"I know there is something larger than the memory of a dispossessed people. We have seen it," the acclaimed poet Joy Harjo writes in "Grace." That evocative bit of free verse has inspired the title of a new survey of contemporary Indigenous North American artists—"Larger Than Memory," at the Heard Museum in Phoenix—in which reflecting on the past goes hand in hand with commenting on the present. Everything in the show was made since 2000, and many of the show's twenty-four artists use their specific identities to address inequality and misrepresentation more broadly, taking on topics including police brutality and environmental racism.
"It's so important to show contemporary Indigenous works because a lack of that representation exacerbates the erasure of Indigenous people," says the show's co-curator (with Diana Pardue) Erin Joyce. "By only showing them in a more historical context like many other museums do, you're not allowing their survival and resiliency to be seen."
The Heard, as a museum of mainly Indigenous American art, has been thinking along these lines for a while; in 2007, it presented the group show "Remix: New Modernities in a Post-Indian World." But major institutions are only just starting to catch on, including the Whitney Museum, which prominently featured Indigenous artists such as Jeffrey Gibson, Nicholas Galanin, and Laura Ortman in its 2019 Biennial, and the Metropolitan Museum of Art, which installed the Cree artist Kent Monkman's large-scale paintings incorporating his gender-fluid alter ego in its Great Hall last year. "The representation has been slow in coming but I think we're seeing it gain traction, and not just in a 'trend' or tokenizing way," Joyce says. "Time will tell."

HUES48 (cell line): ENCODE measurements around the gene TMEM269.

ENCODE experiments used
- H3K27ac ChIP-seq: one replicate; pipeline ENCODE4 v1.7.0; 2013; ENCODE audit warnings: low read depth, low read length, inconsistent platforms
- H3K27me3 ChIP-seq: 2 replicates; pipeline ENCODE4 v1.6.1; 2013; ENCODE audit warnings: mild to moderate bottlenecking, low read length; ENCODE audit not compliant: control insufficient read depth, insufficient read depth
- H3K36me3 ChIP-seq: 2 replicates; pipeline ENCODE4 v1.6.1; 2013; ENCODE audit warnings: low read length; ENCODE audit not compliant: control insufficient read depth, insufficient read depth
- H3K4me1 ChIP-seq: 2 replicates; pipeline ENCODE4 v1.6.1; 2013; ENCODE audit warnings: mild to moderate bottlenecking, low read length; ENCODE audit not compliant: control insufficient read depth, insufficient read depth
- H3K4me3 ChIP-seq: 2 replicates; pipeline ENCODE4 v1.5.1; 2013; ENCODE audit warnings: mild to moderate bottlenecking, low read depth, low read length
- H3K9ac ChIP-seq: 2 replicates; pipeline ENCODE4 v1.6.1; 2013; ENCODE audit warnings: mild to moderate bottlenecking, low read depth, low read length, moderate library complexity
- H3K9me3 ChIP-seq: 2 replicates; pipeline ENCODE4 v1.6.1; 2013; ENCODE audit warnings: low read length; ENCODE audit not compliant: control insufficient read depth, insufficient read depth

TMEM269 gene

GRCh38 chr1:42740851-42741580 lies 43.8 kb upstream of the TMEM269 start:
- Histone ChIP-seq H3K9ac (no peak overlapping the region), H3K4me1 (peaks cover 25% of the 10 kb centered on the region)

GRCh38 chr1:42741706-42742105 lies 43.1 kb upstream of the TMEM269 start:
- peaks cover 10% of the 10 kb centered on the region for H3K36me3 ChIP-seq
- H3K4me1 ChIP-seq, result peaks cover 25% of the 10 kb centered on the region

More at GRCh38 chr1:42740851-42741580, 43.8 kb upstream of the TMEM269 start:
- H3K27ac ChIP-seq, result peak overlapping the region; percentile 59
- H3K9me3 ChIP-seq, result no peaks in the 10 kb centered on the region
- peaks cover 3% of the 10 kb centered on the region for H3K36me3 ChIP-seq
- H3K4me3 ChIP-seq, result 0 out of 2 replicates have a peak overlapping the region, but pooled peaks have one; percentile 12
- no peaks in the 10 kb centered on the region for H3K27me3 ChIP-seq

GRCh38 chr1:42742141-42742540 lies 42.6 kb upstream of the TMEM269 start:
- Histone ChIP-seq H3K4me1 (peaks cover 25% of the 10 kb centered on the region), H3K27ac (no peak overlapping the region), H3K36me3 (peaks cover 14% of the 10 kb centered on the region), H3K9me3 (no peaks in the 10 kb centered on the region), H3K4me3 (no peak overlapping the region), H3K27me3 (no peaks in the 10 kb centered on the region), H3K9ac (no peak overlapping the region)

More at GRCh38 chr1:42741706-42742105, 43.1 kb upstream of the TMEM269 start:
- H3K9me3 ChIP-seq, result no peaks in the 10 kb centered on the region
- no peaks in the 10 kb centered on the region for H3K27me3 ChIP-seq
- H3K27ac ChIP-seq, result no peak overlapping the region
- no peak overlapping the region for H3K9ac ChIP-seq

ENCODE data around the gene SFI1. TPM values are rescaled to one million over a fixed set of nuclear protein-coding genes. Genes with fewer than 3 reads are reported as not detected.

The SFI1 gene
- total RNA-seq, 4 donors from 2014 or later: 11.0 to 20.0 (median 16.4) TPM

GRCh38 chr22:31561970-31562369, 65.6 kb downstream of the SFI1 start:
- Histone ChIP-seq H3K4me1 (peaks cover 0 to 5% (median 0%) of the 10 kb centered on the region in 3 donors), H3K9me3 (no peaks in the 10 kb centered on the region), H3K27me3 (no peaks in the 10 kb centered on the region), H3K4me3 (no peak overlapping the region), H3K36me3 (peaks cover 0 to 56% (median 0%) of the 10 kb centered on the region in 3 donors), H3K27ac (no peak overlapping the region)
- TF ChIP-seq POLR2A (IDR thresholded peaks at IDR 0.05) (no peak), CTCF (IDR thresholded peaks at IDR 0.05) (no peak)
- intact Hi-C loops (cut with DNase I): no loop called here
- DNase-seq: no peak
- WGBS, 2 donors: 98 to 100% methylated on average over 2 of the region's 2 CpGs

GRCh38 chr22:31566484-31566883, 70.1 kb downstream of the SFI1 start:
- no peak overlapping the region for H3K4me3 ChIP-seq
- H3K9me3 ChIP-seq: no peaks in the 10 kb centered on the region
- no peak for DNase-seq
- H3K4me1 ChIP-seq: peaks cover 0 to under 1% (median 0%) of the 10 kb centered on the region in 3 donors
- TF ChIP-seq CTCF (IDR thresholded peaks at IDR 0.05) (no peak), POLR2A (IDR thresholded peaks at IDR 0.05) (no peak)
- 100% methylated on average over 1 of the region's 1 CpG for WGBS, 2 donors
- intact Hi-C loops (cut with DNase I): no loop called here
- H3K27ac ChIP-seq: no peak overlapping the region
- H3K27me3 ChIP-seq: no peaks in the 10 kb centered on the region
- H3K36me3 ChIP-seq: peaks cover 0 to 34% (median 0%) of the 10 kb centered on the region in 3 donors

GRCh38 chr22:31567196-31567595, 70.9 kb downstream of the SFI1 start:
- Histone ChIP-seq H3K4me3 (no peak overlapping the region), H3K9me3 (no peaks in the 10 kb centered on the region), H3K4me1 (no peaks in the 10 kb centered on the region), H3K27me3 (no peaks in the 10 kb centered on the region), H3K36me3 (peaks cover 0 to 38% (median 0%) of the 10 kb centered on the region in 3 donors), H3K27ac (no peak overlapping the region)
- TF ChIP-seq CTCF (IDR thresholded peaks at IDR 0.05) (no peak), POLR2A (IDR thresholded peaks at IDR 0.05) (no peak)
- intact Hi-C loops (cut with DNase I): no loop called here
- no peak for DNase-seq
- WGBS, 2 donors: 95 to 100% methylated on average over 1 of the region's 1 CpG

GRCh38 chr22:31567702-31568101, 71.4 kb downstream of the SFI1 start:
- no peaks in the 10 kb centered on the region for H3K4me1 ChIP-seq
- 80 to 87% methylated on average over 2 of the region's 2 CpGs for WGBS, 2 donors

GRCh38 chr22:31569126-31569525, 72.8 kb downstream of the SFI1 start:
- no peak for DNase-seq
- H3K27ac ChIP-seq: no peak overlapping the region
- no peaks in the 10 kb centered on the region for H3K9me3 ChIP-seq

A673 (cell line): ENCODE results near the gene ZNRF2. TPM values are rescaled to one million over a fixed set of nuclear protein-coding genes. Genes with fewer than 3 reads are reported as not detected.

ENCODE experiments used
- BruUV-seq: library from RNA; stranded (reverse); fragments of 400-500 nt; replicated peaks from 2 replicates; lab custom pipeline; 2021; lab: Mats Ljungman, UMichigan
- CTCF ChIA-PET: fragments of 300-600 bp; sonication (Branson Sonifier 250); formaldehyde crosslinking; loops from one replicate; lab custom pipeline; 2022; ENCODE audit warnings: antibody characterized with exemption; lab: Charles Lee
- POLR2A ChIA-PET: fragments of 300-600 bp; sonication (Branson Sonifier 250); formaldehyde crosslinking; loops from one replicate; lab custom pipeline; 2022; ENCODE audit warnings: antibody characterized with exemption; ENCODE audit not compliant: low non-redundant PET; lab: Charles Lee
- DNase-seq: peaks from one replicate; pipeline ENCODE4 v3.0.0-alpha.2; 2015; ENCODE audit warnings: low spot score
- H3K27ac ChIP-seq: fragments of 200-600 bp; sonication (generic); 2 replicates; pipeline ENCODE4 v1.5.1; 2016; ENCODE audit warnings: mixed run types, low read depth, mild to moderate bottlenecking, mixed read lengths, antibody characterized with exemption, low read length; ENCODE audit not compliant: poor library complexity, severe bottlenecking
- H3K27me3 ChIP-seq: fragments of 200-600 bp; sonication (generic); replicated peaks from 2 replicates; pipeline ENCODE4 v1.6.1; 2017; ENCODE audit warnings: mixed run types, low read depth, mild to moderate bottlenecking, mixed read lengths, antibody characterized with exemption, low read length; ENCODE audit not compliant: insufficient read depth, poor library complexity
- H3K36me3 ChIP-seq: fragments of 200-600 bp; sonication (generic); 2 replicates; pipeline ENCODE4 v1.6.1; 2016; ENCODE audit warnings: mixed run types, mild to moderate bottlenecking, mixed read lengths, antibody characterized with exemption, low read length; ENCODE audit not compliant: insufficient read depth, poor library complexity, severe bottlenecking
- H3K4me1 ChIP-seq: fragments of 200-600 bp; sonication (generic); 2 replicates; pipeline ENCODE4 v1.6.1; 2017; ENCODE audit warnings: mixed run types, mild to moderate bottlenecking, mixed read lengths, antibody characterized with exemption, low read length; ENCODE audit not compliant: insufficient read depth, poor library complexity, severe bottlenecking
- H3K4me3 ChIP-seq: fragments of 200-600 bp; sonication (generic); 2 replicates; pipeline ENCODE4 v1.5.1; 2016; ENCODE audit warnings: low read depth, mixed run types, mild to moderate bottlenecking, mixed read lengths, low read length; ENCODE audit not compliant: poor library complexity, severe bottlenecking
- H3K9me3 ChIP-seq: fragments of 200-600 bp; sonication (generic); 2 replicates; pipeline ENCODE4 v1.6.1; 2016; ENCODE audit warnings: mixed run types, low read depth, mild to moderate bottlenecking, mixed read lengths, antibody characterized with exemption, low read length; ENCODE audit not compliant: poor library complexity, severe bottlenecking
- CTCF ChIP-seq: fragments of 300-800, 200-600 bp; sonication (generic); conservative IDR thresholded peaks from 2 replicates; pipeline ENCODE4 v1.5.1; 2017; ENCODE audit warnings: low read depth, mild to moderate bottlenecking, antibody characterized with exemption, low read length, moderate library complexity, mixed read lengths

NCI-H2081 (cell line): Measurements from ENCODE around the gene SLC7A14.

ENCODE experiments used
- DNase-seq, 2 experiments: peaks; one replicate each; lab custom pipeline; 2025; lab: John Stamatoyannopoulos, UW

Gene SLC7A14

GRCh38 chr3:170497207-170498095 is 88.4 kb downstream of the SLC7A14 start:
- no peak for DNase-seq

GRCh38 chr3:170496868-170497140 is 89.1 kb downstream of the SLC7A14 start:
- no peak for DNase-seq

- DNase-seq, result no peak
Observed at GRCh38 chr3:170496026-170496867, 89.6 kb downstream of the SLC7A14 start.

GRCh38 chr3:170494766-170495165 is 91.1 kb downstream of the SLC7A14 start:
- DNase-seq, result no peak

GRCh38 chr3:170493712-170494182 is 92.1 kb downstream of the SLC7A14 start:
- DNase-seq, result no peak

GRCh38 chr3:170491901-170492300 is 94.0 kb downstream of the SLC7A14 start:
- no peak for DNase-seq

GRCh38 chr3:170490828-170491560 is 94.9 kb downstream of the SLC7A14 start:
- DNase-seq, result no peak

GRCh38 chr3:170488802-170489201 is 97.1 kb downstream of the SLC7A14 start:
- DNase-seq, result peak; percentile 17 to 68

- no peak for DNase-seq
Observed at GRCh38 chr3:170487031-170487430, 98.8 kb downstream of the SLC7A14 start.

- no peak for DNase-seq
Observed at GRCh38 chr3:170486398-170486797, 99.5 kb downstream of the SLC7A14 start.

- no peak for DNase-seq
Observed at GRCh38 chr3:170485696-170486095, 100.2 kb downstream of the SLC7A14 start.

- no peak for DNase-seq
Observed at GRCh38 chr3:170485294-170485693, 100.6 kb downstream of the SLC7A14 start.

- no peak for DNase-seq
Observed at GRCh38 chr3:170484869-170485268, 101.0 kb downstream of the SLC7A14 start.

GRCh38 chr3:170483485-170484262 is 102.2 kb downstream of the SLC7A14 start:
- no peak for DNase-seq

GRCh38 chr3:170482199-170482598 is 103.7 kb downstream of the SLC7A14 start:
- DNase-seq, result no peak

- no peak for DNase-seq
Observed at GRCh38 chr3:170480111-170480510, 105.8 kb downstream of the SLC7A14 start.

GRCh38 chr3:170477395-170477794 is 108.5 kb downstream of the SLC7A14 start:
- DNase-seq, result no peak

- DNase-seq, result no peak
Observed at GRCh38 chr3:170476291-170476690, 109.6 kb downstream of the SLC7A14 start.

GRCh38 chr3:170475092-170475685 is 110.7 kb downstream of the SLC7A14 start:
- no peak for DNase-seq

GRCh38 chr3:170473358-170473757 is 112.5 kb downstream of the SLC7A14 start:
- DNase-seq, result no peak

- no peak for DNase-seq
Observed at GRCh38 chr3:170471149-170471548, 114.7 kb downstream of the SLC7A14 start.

Outside the museums, at least, a larger movement to recognize Indigenous Americans has been making significant progress, with developments including the recent Supreme Court decision affirming Native American rights in Oklahoma, the renaming of the Washington NFL team, and the removal of some well-known monuments that had depicted Indigenous people in offensive ways or celebrated figures who had oppressed them. As Joyce observes, "this exhibition and others that are centering narratives and voices are part of that bigger momentum that's happening right now in the cultural consciousness of North America."
Below, she discusses a couple of highlights from "Larger Than Memory," which opens on September 4 and runs through January 3.
Jaune Quick-to-See Smith and Neal Anuksois Ambrose Smith, Trade Canoe: Frybread, 2018
"This collaboration between Jaune and her son Neal looks at the idea of trade and the things that were traded to Indigenous people that were harmful to them—in this instance, government rations. The Indigenous people were ingenious about figuring out a way to use these rations to survive, with the invention of frybread, but these colonial diets have led to illness and diabetes in Indigenous communities. The piece is about these structural forms of racism that are so ensconced that people wouldn't even think about them at first. But once you start thinking about it, it's like pulling a thread and the whole sweater starts to unravel."